A single smile can make a difference in the world. It’s one of the easiest ways we use to transmit our feelings. According to research, it releases endorphins, helps our muscles to relax and reduces tension in our bodies. But sometimes we don’t like how our smile looks due to poor dental health, and thus we try to hide or cover it. Often, this isn’t something that braces or a visit to the orthodontist can’t fix.
With an increasing trend of adults undergoing orthodontic treatments, the concerns of pregnant women regarding such procedures are also growing. Many fear variations in hormone levels, necessary x-ray scans, and even potentially looser teeth can all make it unsafe to begin or continue orthodontics if pregnant. While there are certainly things to consider and additional steps to take, there are many ways to ensure the health of both the mother and the baby if you choose to undergo this type of work while carrying. Here we will lay out a few of these concerns in detail and discuss how to overcome them.
Something about teeth brackets makes people look at you funny. They do so because they do not know how much effort and time you invest in them just to have a beautiful smile in the end. You can’t floss right, and the wires constantly bother you. Overwhelming excitement abounds when the time to remove them comes.
George Eliot was a poet who believed that wearing a gorgeous smile would help you make new friends but that having a scowl would only give you unattractive wrinkles. However, when you avoid smiling because your teeth are crowded and overlapping, it is time to visit an orthodontist for an evaluation. The best time for someone to have her teeth straightened is during childhood. But teenagers and adults can also have their teeth fixed. Having your teeth straightened can change your entire facial appearance, making it easier to smile at other people on a daily basis.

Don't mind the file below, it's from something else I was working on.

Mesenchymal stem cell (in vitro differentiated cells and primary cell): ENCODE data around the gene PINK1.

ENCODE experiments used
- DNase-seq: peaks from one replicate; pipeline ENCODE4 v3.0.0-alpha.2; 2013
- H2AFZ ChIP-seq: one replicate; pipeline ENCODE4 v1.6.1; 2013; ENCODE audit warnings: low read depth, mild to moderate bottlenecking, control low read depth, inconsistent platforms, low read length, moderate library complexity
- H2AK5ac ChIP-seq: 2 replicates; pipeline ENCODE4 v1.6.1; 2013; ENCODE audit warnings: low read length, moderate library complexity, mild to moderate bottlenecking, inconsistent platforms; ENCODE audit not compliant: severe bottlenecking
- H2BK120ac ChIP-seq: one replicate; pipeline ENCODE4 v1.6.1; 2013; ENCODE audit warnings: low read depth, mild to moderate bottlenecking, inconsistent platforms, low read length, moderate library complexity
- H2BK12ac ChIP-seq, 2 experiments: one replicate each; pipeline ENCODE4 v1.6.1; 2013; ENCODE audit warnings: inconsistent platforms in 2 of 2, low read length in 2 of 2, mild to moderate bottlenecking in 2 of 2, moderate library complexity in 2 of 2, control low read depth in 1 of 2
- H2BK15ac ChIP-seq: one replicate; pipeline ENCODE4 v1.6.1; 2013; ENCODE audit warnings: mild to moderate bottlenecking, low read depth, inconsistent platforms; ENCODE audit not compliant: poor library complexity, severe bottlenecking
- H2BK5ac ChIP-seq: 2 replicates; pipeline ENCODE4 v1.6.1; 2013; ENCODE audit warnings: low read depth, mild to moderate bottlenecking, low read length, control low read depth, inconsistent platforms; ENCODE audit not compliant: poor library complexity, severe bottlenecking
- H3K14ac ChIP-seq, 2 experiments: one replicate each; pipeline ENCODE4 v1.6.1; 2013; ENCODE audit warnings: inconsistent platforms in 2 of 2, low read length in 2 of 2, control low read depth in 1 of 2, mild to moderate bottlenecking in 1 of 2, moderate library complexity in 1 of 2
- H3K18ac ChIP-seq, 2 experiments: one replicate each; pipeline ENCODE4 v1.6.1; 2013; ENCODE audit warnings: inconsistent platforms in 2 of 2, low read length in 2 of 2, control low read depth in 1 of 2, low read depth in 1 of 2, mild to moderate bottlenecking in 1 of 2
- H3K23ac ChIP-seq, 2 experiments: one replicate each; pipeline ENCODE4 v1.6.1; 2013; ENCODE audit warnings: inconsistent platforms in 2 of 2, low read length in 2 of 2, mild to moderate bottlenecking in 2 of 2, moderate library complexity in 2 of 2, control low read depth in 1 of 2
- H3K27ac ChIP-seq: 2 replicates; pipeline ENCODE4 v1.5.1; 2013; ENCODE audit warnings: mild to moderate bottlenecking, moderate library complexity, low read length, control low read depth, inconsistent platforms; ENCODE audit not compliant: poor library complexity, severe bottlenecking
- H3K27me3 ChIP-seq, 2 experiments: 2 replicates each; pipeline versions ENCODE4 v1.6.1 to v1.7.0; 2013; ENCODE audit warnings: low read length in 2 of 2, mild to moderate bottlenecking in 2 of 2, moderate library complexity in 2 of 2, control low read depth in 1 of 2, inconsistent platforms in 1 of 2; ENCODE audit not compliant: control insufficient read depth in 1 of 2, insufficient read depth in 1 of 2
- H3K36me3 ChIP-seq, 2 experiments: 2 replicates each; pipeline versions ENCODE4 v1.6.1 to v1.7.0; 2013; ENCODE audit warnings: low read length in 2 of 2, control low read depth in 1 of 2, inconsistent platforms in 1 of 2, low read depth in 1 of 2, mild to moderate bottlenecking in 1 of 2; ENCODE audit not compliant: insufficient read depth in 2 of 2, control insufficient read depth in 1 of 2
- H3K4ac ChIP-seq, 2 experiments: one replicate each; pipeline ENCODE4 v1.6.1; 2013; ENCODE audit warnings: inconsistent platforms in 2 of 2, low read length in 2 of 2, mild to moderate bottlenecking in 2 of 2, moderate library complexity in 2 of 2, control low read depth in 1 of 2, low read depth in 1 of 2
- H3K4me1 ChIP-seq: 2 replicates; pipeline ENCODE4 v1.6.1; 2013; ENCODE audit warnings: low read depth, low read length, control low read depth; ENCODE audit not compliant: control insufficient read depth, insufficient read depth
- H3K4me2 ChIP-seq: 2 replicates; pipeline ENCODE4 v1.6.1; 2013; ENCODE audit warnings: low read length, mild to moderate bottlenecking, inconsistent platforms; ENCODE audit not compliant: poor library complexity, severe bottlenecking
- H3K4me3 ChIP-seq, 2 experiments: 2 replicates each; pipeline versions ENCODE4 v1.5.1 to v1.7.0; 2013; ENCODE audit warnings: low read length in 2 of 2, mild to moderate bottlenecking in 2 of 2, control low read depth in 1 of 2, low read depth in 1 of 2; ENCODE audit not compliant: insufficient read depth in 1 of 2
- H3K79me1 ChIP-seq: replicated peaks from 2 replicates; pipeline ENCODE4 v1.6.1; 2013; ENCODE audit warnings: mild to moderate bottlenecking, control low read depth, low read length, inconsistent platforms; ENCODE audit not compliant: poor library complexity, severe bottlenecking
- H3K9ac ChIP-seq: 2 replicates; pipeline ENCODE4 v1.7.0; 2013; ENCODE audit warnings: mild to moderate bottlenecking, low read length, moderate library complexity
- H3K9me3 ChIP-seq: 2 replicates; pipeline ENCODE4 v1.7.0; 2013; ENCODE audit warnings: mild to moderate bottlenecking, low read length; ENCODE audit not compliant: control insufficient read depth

According to Harvard Health Publications, today’s orthodontic patients come from all ages and walks of life. One out of every five people wearing braces right now is aged 19 or older. Some call this “America’s obsession with a perfect smile.” At King Orthodontics, we view it a little bit differently. After all, what is the closest major organ to the teeth and gums? The brain! The next closest? The heart.
This is a question that many people ask themselves when a dentist notifies them that they need to have some of their teeth removed. They fear that they might ruin the aesthetics of their face. Though this might happen, the effect is rarely visible, especially if it is done by a professional.
Although using braces improves your oral health, appearance, and comfort, they can also cause temporary mouth ulcers at some point in time. Mouth ulcers appear on the lips or inner cheeks as a result of constant friction between the affected parts of your mouth and metal brackets. Fortunately, there are various ways to resolve this particular issue. Below is a comprehensive look at what you should do if you happen to get mouth ulcers during treatment. Included is how to stop the pain, prevent the development of mouth ulcers, and avoid infection.